[knot theory] [invariants]

The writhe of an oriented knot is invariant under change of orientation. i.e. the writhe is an invariant of unoriented knots. (NOTE: But it’s not invariant under change of orientation for links!)

Hence the normalized Kauffman bracket polynomial of a knot is invariant under change of orientation.



Let V be a K-vector space, then A := \mathrm{span}\left\{ \text{linear maps}\ T : K \rightarrow V \right\} \cong V as vector spaces. (Abusing notation and treating K as a 1D vector space over K in the definition of A).

A is a vector space. Easy to check that \varphi : A \rightarrow V : T \mapsto Te where e is the single basis vector in K is a linear transformation. It is surjective: \forall v \in V,\ T_v : K \rightarrow V,\ T_v(e) = v is a linear map. It is injective: if Te = Se then Ta = Tke = kTe = kSe = Sa\ \forall a \in K, i.e. S = T.

Cross-ratio as a complete invariant on ordered 4-tuples:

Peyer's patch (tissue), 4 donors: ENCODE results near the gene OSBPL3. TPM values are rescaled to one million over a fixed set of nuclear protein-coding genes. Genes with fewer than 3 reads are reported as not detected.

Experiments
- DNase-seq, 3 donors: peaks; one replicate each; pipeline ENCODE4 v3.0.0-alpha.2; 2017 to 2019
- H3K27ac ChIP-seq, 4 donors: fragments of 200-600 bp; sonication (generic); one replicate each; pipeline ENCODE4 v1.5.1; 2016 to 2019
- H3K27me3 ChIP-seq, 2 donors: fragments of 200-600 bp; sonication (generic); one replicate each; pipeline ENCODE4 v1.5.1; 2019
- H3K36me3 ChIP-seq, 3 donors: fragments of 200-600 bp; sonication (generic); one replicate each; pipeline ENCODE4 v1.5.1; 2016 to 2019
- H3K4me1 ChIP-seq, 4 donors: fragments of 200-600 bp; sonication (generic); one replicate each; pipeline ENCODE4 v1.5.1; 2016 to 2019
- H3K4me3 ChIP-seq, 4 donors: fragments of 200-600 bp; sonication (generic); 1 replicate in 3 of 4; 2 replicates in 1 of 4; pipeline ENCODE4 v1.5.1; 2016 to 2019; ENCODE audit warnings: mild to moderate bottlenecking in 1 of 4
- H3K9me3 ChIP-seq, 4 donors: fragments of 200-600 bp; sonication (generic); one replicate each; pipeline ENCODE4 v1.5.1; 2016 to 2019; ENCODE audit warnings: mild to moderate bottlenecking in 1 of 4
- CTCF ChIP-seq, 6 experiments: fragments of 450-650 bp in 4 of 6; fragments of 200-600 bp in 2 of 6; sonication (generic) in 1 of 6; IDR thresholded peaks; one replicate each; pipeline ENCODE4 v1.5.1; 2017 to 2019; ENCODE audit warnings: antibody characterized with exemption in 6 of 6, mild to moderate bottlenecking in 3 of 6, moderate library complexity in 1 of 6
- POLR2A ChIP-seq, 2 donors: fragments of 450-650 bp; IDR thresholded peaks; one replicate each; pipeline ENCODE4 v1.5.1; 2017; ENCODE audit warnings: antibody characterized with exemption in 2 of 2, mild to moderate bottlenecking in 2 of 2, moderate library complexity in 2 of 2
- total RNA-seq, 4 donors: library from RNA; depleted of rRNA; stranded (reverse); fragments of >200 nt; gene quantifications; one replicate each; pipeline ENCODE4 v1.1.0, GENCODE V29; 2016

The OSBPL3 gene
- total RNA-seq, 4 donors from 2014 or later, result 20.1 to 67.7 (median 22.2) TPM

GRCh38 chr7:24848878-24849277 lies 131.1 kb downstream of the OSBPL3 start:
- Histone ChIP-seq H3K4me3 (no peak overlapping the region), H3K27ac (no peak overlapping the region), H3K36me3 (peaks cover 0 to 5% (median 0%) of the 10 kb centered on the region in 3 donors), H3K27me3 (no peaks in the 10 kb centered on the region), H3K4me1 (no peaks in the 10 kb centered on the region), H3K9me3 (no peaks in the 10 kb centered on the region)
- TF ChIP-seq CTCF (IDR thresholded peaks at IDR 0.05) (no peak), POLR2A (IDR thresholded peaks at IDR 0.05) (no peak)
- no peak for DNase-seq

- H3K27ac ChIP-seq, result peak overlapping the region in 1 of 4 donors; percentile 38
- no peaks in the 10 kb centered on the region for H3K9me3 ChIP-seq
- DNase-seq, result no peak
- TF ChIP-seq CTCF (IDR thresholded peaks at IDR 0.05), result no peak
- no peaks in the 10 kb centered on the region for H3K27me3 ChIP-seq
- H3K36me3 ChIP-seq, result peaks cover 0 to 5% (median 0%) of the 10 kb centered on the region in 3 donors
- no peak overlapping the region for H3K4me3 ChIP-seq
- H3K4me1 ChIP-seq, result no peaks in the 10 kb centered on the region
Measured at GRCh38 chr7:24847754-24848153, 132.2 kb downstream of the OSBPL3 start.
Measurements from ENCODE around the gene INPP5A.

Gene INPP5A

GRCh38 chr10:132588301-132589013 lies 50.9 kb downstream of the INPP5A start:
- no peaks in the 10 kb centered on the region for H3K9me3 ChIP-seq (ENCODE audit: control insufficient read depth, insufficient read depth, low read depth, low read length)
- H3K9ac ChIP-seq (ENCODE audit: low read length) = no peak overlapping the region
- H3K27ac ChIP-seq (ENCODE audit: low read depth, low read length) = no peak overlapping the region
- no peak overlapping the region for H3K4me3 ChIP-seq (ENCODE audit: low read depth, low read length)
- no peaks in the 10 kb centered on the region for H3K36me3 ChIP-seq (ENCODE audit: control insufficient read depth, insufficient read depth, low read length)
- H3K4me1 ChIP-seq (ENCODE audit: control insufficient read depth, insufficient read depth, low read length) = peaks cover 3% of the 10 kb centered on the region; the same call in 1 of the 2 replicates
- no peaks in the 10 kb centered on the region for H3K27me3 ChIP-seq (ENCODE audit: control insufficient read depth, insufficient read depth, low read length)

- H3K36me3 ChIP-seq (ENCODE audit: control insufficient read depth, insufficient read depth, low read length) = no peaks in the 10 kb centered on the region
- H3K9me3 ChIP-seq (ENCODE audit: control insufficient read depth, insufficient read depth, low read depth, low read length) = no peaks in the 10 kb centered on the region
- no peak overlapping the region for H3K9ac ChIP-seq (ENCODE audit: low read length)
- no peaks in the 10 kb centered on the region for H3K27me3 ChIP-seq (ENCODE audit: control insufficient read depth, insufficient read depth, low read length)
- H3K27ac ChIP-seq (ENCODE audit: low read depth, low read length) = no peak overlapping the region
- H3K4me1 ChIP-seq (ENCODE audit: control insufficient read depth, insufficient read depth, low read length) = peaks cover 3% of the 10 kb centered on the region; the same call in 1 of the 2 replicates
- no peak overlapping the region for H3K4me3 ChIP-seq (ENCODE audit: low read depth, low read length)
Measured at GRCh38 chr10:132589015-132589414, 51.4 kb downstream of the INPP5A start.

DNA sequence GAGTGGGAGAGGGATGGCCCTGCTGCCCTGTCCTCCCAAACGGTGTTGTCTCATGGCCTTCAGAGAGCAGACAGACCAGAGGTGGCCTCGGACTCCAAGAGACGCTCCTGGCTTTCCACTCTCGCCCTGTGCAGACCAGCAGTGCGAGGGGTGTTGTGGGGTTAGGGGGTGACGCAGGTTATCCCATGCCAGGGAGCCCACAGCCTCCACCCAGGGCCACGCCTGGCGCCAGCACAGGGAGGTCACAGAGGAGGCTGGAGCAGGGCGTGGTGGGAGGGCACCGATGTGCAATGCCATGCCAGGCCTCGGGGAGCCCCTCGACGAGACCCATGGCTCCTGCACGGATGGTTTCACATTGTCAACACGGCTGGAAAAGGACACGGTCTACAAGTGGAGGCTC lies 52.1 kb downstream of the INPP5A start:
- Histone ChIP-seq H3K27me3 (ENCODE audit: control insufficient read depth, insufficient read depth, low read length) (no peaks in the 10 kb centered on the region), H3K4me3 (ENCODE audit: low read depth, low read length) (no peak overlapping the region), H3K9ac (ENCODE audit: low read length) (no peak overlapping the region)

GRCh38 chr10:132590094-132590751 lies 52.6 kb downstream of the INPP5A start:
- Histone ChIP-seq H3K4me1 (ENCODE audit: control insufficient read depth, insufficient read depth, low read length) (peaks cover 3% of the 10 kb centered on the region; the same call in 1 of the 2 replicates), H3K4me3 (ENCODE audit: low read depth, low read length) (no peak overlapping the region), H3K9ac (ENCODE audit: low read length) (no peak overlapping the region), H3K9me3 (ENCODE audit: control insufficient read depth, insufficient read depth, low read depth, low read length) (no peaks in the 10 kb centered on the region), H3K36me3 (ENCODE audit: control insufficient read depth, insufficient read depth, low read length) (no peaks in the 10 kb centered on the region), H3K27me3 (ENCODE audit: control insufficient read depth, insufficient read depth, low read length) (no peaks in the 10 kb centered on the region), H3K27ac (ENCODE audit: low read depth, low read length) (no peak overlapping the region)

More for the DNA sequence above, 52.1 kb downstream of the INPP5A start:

Let (z_1, z_2, z_3, z_4), (w_1, w_2, w_3, w_4) be 4-tuples of distinct points in \mathbb{C}_\infty, and define them to be equivalent if there is a Mobius transformation f \in \mathfrak{M} sending one to the other.
Then (z_1, z_2, z_3, z_4) and (w_1, w_2, w_3, w_4) are equivalent if and only if the cross-ratios \left[z_1, z_2; z_3, z_4\right] = \left[w_1, w_2; w_3, w_4\right] are the same.

\Rightarrow. If (z_1, z_2, z_3, z_4), (w_1, w_2, w_3, w_4) are equivalent then \left[z_1, z_2; z_3, z_4 \right] = \left[ fz_1, fz_2; fz_3, fz_4 \right] = \left[ w_1, w_2; w_3, w_4 \right] .
\Leftarrow. Let Sz = [z, z_2; z_3, z_4], Tw = [w, w_2; w_3, w_4]. Then T^{-1}S \in \mathfrak{M} sends z_2 \rightarrow w_2, z_3 \rightarrow w_3, z_4 \rightarrow w_4 . Furthermore since Sz_1 = Tw_1, we have that T^{-1}Sz_1 = w_1.

Group multiplication is a natural transformation between the appropriate functors. Similarly the defining operations of other algebraic structures are also nat. trans. between appropriate functors.

e.g. Let S, U : \mathbf{Grp} \rightarrow \mathbf{Set} where S sends G \stackrel{f}{\longrightarrow} H to G^2 \stackrel{f^2}{\longrightarrow} H^2 (the “squaring” functor), and U is the forgetful functor. The set maps \tau_G : G^2 \rightarrow G defined by the multiplication of G are components of a natural transformation from S to U.
(ref. Adamek-Herrlick-Strecker, Abstract and Concrete Categories, 6.2 (2).)